After the better part of a decade in the IT industry, I’ve learned one major thing: nobody wants to spend money. It blows my mind that computers, the things that all of your employees sit at for eight hours a day, are considered this horrible expense and a tedious chore to maintain or replace. It’s how our society runs. Wall Street runs on a series of computer programs and digital exchanges. When your computer fails and you’re stuck without one for three days, only then do you realize what a vital part of your business it is.
Why, then, do most companies not have a structure for replacing their PC’s? They keep them for a decade or more, until they don’t turn on one day, then “employee #326” gets a new computer. In my field of work, I’ve run in to slews of 10+ year old computers – and people want RAM upgrades, or hard drives replaced, rather than swapping out the entire unit for $150 more than they’re paying for this patch-work to keep them on life support.
So what does this poorly-planned businesss strategy have to do with Windows 8? It falls right in line with Microsoft’s master plan. Continue reading “What Microsoft wants to Accomplish with Windows 8”
Windows Phone 7 first introduced the Xbox Companion App. It’s also seen in the recent Consumer Preview of Windows 8. Even though it has been out since December on Windows Phone 7, people are still wondering what it is. Unfortunately for many, the grand rumors you may have heard are false: it does not allow you to play Xbox 360 games on your PC. It is what it’s name describes: a Companion App to be used along side the Xbox 360. It’s a series of shortcuts. Your phone has already been connected to Xbox Live via your Windows Live ID. As long as your Xbox 360 is turned on, your Gamertag is signed in, and you have the option for the Xbox Companion App enabled in your dashboard settings, when you launch the app, it will seek out your gamertag on the Xbox Live network and connect your phone to your Xbox 360. This allows you to see a description of what’s on your Xbox 360, and navigate the dashboard, from your phone. Not visually, however. You still need your TV for that.
Here is a look at the main screens in the Windows Phone 7 app (captured blurrycam style from an Android phone I had laying around):
Up first we have the Home Screen. Continue reading “What the Xbox Companion App for Windows 8 is and isn't!”
Happy Tech Tip Tuesday to you! In this week’s edition, I bring you a technical and ugly problem. When you try to log on to your computer, you receive the error message: “The Trust Relationship Between This Workstation and Primary Domain Failed.” Get your IT guy, because this one is going to require a little bit of tech savvy and a few passwords that not everybody in an organization is going to have. We won’t get in to the nitty gritty of why this happens, we’ll just get right down to how to fix it!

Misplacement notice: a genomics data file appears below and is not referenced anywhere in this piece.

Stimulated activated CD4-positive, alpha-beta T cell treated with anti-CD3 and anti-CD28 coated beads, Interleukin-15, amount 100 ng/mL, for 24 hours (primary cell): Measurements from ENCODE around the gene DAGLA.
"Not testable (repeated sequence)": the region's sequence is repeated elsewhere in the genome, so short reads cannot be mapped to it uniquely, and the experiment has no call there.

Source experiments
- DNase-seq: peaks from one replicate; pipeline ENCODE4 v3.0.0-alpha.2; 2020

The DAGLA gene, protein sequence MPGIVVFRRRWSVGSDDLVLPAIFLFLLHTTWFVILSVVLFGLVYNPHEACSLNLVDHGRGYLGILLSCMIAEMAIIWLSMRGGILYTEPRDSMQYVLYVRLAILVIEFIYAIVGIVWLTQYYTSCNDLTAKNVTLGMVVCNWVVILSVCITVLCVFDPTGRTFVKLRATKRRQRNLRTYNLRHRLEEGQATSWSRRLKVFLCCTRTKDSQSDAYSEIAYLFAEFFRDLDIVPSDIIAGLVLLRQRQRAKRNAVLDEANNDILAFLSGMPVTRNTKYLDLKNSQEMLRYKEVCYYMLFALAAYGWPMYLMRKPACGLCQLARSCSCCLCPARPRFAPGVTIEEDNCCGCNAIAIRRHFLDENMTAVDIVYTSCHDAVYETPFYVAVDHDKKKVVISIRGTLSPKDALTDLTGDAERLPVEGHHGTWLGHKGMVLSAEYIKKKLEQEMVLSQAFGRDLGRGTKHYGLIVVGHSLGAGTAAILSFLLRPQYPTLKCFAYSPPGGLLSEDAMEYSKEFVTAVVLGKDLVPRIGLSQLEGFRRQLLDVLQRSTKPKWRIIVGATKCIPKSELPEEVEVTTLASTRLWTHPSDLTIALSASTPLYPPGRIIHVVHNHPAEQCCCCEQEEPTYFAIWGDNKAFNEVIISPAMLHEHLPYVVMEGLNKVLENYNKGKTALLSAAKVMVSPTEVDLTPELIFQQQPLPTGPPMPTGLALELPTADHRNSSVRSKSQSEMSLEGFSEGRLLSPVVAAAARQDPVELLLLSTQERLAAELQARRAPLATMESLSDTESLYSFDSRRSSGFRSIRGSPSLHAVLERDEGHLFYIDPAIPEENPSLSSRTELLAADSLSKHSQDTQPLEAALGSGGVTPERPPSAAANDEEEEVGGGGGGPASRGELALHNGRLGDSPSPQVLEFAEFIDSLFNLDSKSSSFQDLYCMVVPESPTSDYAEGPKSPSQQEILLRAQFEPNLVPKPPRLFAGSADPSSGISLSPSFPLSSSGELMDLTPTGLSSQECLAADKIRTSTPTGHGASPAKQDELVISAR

The first thing we need to when we get the error “The Trust Relationship Between This Workstation and Primary Domain Failed” is to get logged back in to the machine. Preferably with the domain administrator’s credentials. Typically, in a simple network setup, the user’s name is Administrator and it’s the password used to log on to the domain controller, or your primary server.
Don’t miss this step: What if that user still can’t get logged in? Simple! UNPLUG THE NETWORK CABLE from the computer. When it cannot detect a network connection, the computer will allow you to login with cached credentials, meaning it will accept the name and password that it remembers from the last time you logged on.
Once you’re logged on as Administrator, you need to place the computer in to a workgroup, then RE-Join it to the domain. Here’s the blow by blow:
- On the keyboard Hold down the Windows Key and Press the Pause Key
(or RIGHT CLICK the “Computer” or “My Computer” in your Start Menu and click “Properties”).
- In Windows XP, click the Computer Name tab – in Windows Vista/7, click Advanced System Settings on the left, then click the Computer Name tab.
- Click the Change button
- At the BOTTOM of the Window, first NOTE WHAT IT SAYS IN THE DOMAIN FIELD. WRITE THIS DOWN.
- Select the WORKGROUP radio button & enter a name (example: call it WORKGROUP temporarily)
- Click OK. You MAY be prompted to restart the computer. Decline at this time.
- If necessary, plug your network cable back in at this time.
- Click the CHANGE button again.
- Click the Domain radio button and enter the information you wrote from step 4
- Click OK and restart the computer as asked.
Upon rebooting, you should be able to log back in to the computer as yourself! If you restarted during step 6, you will need to login using a username with Local Administrator Credentials. If you don’t know a password or username to use, you’ll have to reset them using a tool called NTPassword (looks fake, works great) (UPDATE: New Blog Post: how to use NTPassword), but I won’t get in to the specifics of that here. On some Windows XP machines, you may get lucky just trying the name Administrator with no password. Best of luck in the process, though. It generally isn’t too painful to get back online after “the trust relationship has been broken!”
Lately, I’ve been so centered with nerdcore and underground type music in the Music Monday posts that I haven’t had a chance to share with you what is, strange as it may seem, one of my all time favorite albums. Yes, most people in America vaguely remember SR-71 as “that one band who had that one song about cellophane…” but I remember them for much more. Continue reading “2004 – SR-71 – Here We Go Again”